The excellent experience I had at the Northeast Regional Field Target Championship (NERFTC) rekindled my interest in field target competition. Field target is, in my view, one of the toughest, most challenging, and most fun shooting disciplines available anywhere.
Air rifle field target involves shooting at metallic silhouettes of birds and animals. Each silhouette has a hole – a kill zone – somewhere on its face. Behind the hole is a paddle. Put a pellet cleanly through the hole, hit the paddle, the target falls down, and the shooter gets a point. If the target doesn’t fall, no point is given to the shooter. The ranges to the targets can be anywhere, from ten to 55 yards; and the size of the kill zone can vary from 3/8 inch to 1 7/8 inches. Further, any size kill zone may be placed at any range.
To be successful, the field target shooter must figure out the range to the target, compensate for pellet drop and wind at that range, and then shoot with sufficient precision to drop the target.
At NERFTC, Hector Medina won the Hunter Piston class by dropping 83 targets, beating the second place finisher by 19 points. Recently, I interviewed Medina by telephone to see if I could discover what made him so successful.
JE: How did you get started in field target competition?
HM: About 11 years ago, I was living in Mexico and started the Mexican Pneumatic Shooting Club. Nothing was organized for airgun shooting at that time, and we became the first club for airgun shooting that was recognized by the Mexican authorities. We interfaced with the Commerce Department to relax import restrictions, the Mexican military because they have authority over firearms and we needed to educate them, and Environmental Protection because we were able to help with some serious pest control problems involving feral dogs, goats, and even burros. We became the interface between airgunners and the government, now there are roughly 25 airgun clubs in Mexico.
The Mexicans are very keen on silhouette because Pancho Villa and his men invented it, but silhouette allows a target to drop if you hit anywhere on the face of the silhouette. So we started promoting field target as a discipline that is a more precise form of silhouette – you have to put the pellet through the kill zone – and closely related to hunting. People in Mexico took to it very naturally and began holding matches. About six months ago, the Mexican Field Target Association was born. That’s a long way of saying I’ve been involved with field target for over a decade.
JE: What rig do you use for FT competition?
HM: I shoot a World Field Target Federation Diana 54. It generates 12 foot-pounds on a short stroke, using a full power spring on double guides. It is equipped with a piston of my own design, and launches JSB 7.9 grain .177 pellets at 810 fps, plus or minus 2 fps. For scope, I use a Horus Vision 4-16 x 50 that has quarter miliradian marks for elevation and windage. While the reticle looks really complicated, it helps me to deal with elevation and wind, and that’s particularly important at the lower WFTF power level. I wanted a gun that was heavier at the nose, so I added a Diana 56 muzzle weight. WFTF is a challenging division because of the low power, and because you don’t use shooting sticks or harnesses.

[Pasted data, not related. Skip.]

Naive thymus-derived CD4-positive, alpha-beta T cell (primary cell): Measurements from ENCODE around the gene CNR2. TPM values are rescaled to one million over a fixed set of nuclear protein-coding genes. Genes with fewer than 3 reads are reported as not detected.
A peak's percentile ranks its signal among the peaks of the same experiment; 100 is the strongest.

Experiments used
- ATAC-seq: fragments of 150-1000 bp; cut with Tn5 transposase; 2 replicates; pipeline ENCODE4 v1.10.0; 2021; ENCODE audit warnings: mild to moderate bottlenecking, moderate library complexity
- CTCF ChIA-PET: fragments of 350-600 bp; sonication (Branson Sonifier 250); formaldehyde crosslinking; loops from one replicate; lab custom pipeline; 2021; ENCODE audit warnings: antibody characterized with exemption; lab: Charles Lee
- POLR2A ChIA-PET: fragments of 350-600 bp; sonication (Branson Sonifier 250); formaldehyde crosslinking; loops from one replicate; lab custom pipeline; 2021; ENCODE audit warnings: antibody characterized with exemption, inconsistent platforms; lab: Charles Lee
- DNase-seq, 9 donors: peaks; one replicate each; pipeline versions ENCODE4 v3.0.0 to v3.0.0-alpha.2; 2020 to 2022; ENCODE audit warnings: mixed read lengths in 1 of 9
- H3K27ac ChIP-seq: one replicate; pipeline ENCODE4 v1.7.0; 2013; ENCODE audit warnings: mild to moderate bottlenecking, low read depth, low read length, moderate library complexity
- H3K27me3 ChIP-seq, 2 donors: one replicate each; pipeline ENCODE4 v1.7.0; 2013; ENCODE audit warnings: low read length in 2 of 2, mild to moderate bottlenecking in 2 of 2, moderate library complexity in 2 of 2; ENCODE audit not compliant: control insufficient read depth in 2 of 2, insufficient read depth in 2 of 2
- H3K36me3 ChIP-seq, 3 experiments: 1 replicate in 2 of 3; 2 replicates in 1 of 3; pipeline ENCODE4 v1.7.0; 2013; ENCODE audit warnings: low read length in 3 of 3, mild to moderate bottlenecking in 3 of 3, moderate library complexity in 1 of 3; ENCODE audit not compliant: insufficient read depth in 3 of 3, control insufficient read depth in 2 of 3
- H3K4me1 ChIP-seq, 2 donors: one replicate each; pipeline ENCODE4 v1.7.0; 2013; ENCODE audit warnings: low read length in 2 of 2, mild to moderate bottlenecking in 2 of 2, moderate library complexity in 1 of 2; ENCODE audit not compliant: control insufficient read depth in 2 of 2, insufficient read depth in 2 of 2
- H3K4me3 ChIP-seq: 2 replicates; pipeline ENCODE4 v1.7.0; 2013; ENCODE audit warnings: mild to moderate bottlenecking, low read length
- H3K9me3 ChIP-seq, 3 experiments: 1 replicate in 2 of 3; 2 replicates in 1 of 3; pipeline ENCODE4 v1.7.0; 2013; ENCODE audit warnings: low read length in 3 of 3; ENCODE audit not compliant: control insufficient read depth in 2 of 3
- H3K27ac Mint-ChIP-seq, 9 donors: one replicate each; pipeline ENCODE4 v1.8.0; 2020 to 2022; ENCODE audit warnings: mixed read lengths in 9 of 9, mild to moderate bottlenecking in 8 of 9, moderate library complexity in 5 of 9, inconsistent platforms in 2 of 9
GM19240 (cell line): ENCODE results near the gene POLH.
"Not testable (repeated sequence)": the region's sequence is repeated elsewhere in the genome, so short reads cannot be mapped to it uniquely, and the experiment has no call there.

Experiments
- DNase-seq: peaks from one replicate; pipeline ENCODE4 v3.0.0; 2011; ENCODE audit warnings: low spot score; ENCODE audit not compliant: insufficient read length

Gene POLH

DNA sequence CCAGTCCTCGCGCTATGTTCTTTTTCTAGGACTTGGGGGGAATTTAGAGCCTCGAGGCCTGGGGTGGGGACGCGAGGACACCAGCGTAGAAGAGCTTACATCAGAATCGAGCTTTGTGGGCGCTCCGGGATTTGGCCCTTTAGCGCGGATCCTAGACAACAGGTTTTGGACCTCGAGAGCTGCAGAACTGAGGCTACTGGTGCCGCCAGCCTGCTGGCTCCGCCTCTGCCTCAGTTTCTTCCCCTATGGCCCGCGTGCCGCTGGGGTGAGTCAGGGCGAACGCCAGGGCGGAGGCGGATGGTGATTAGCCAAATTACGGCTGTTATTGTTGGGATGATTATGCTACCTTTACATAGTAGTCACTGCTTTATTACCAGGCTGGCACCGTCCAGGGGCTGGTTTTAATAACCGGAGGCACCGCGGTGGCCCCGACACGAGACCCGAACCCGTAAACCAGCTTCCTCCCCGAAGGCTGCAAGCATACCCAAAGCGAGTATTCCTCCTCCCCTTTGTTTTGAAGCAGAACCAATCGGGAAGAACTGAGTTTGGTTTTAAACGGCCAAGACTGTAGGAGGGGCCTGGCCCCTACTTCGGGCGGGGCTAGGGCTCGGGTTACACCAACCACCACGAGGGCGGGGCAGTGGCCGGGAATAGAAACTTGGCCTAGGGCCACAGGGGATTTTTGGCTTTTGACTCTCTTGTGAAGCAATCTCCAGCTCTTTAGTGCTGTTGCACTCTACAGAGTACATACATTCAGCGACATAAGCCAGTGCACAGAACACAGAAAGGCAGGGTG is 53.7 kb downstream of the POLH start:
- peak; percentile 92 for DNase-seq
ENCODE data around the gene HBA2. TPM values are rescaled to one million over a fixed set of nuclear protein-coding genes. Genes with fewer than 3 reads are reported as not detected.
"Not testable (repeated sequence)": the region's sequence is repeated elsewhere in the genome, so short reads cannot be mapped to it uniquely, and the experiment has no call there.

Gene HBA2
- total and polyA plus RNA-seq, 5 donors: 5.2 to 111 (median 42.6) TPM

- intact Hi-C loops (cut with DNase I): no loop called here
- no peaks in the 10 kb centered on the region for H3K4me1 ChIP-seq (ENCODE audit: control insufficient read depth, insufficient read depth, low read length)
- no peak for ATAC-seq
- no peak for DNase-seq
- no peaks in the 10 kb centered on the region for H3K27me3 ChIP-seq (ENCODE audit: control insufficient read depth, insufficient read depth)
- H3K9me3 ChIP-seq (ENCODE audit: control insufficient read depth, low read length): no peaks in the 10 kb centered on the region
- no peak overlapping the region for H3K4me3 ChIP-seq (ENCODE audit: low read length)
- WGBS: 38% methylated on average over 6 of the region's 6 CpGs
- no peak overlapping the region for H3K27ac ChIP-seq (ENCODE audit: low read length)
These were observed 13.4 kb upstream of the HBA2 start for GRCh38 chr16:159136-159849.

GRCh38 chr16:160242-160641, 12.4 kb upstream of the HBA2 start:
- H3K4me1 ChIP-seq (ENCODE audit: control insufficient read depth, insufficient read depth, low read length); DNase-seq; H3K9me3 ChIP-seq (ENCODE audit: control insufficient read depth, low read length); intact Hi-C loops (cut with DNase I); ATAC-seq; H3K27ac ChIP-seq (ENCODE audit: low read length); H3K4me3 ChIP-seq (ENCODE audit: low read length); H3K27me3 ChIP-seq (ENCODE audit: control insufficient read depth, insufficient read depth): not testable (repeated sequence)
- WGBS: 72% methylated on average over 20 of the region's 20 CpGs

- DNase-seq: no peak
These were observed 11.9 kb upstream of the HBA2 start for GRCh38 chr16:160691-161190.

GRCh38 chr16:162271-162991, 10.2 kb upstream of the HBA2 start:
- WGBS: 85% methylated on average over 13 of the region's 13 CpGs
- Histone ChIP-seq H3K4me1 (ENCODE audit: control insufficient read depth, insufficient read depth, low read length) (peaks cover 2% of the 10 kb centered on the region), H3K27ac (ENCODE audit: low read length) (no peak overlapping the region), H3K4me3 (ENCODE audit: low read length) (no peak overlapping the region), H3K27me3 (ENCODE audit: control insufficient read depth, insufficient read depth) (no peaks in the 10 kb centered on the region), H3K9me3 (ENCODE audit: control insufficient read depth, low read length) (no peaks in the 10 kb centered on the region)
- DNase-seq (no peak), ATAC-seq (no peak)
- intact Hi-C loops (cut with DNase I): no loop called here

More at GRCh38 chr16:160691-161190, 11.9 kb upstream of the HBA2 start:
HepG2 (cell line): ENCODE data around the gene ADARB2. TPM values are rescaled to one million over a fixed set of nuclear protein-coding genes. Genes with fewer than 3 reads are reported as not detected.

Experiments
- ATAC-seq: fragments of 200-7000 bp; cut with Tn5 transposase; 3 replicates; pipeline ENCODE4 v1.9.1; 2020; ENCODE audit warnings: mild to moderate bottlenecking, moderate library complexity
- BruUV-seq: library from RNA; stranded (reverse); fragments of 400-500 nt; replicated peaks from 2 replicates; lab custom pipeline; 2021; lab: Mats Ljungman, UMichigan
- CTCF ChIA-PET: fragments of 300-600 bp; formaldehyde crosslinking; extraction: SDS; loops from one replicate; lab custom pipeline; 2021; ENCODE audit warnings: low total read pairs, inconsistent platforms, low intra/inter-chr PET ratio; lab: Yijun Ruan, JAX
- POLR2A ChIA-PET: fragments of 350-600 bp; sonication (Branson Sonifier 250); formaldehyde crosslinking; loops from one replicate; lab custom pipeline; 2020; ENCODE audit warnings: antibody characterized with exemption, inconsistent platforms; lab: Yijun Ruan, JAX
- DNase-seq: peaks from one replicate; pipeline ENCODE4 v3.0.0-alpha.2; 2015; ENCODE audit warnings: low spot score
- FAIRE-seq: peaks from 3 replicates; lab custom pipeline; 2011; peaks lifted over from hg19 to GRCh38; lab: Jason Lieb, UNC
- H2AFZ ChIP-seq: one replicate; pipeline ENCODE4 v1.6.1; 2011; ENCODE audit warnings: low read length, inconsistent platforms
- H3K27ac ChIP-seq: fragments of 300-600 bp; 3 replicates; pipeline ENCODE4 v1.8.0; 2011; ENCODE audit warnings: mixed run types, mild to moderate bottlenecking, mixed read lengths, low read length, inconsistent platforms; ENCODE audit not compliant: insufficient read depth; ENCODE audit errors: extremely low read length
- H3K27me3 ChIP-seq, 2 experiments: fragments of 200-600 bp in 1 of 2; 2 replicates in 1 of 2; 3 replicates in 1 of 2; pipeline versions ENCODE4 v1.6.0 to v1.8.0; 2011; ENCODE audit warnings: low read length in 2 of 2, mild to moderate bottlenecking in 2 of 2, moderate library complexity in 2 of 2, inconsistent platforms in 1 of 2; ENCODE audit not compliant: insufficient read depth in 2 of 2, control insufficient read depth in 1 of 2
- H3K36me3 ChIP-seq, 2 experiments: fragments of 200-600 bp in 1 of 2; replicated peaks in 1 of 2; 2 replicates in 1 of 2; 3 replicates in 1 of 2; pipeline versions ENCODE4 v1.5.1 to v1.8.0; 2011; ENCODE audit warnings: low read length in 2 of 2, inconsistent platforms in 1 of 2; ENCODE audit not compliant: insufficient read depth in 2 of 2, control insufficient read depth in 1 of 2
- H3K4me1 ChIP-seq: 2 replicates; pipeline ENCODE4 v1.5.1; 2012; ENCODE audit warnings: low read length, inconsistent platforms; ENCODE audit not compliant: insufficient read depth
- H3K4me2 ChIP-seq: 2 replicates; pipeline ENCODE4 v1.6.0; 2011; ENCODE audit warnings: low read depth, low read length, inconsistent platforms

JE: What advice would you give to shooters who are interested in field target?
HM: The first thing is to decide whether you want to take up field target as a casual recreational hobby or as a serious shooting discipline to which you will dedicate yourself and try to excel. If you regard it as a hobby, you’ll take one path; if you see it as a sport, you’ll take another.
JE: Okay, what if you’re going to do it as a hobby?
HM: People who want to shoot field target as a hobby would be better served by shooting in the Open or Hunter divisions. Those classes have higher power, which makes the shooting easier, and allow the use of shooting sticks or shooting harnesses, which also make shooting easier. To get ready for shooting FT as a hobby, you need to shoot a lot, and that is basically the only requirement. You need to learn the equipment, the trajectory, and become comfortable. You need to shoot under the conditions that you are likely to find in a match. Most spring-piston air rifles do not shoot the same uphill, downhill, or level. If you are going to shoot a course where there are a lot of uphill shoots, you should practice those. But for the hobbyist, if you shoot a lot, eventually you are likely to find yourself doing reasonably well.
Next time, Hector talks about the preparations of a serious sport shooter.
Till then, aim true and shoot straight.
– Jock Elliott